Methods: We randomized 45 patients with acute stroke into 2 groups (conventional therapy, n =22, and RAT, n =23). Both interventions were dose-matched regarding treatment duration and lasted 9 weeks. The conventional therapy group followed a standard rehabilitation. In the RAT group, 4 sessions of conventional therapy (25%) were substituted by RAT each week. RAT consisted of moving the paretic upper limb along a reference trajectory while the robot provided assistance as needed. A blinded assessor evaluated participants before, just after the intervention and 6 months post-stroke, according to the ICF domains UL motor impairments, activity limitations, and social participation restriction.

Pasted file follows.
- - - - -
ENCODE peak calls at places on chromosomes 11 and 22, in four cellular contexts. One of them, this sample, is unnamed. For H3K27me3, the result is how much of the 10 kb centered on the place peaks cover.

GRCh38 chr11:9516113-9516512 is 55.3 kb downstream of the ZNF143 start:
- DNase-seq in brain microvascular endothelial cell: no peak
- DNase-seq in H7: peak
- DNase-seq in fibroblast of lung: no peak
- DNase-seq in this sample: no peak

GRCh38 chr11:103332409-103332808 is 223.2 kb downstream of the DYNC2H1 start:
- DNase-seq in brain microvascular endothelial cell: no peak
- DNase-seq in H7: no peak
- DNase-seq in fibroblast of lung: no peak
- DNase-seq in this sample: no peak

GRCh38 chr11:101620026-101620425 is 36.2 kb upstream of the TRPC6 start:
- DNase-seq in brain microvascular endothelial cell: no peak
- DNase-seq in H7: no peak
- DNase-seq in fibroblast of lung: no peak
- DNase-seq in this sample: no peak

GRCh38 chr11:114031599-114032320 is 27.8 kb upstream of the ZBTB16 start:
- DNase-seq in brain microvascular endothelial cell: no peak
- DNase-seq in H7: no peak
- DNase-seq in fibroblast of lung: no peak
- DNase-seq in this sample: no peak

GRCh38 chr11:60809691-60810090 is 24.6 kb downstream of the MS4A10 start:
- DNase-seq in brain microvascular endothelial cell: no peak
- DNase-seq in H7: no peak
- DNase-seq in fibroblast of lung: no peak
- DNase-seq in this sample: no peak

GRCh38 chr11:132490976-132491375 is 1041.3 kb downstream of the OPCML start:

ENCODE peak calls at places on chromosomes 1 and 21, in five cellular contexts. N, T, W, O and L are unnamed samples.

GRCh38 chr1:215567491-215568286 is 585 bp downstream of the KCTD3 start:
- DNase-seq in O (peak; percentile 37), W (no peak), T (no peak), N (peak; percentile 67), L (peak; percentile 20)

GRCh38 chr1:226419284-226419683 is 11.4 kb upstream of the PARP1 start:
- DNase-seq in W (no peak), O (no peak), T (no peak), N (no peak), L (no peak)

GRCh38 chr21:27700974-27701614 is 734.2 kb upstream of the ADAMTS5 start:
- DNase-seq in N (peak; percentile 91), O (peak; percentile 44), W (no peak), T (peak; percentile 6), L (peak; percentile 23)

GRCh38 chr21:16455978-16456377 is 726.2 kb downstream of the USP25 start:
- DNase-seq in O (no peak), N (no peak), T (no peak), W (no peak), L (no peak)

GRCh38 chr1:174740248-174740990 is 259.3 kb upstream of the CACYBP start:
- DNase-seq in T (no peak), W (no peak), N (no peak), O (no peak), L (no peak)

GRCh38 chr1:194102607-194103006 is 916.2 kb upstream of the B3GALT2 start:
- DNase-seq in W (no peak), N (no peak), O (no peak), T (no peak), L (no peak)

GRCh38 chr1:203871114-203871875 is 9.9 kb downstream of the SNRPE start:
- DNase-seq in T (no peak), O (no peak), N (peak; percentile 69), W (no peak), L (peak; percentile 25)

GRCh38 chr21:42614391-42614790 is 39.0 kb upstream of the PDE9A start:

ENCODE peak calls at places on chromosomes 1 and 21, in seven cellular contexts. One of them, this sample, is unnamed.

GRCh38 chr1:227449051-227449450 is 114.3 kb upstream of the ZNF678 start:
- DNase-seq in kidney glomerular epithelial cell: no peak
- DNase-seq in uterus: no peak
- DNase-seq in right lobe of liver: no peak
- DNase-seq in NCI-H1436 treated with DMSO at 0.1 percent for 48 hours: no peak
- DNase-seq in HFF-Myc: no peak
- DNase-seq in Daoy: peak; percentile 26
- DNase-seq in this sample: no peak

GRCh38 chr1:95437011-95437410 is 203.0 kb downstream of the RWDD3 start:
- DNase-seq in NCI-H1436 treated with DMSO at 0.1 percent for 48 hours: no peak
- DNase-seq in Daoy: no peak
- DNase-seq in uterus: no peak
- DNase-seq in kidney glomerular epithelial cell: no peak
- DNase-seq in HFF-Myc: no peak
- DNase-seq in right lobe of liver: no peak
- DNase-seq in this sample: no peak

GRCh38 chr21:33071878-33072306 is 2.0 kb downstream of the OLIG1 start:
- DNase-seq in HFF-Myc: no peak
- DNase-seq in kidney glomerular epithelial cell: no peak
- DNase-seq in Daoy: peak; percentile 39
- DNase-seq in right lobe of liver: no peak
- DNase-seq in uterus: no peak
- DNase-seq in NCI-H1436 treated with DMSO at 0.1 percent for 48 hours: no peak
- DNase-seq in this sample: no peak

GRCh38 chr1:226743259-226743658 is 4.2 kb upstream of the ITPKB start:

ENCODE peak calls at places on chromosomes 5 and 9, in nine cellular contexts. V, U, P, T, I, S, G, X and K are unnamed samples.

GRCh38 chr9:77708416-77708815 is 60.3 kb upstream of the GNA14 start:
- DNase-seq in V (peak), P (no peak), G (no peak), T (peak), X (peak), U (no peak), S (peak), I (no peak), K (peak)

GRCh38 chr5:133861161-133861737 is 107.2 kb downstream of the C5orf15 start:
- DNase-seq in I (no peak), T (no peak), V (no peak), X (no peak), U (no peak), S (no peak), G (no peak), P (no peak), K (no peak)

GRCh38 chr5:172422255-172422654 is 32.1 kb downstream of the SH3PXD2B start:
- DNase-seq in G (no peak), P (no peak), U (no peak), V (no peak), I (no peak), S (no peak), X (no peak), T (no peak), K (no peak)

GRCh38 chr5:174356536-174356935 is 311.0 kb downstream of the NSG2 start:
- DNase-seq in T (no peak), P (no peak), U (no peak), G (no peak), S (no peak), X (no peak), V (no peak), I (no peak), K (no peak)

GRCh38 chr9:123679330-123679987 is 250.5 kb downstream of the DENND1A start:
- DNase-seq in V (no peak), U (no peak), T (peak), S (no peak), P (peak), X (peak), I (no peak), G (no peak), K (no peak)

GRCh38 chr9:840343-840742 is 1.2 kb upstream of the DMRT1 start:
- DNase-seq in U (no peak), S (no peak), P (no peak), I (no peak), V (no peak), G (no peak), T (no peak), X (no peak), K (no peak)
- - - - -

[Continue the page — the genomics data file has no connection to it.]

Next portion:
Results: In total, 28 individuals were assessed after the intervention. The following were more improved in the RAT than conventional therapy group at 6 months post-stroke: gross manual dexterity (Box and Block test +7.7 blocks; P =0.02), upper-limb ability during functional tasks (Wolf Motor Function test +12%; P =0.02) and patient social participation (Stroke Impact Scale +18%; P =0.01). Participants abilities to perform manual activities and activities of daily living improved similarly in both groups.
Conclusion: For the same duration of daily rehabilitation, RAT combined with conventional therapy during the early rehabilitation phase after stroke is more effective than conventional therapy alone to improve gross manual dexterity, upper-limb ability during functional tasks and patient social participation.
En ligne : http://www.em-consulte.com/produit/rehab Permalink : [article]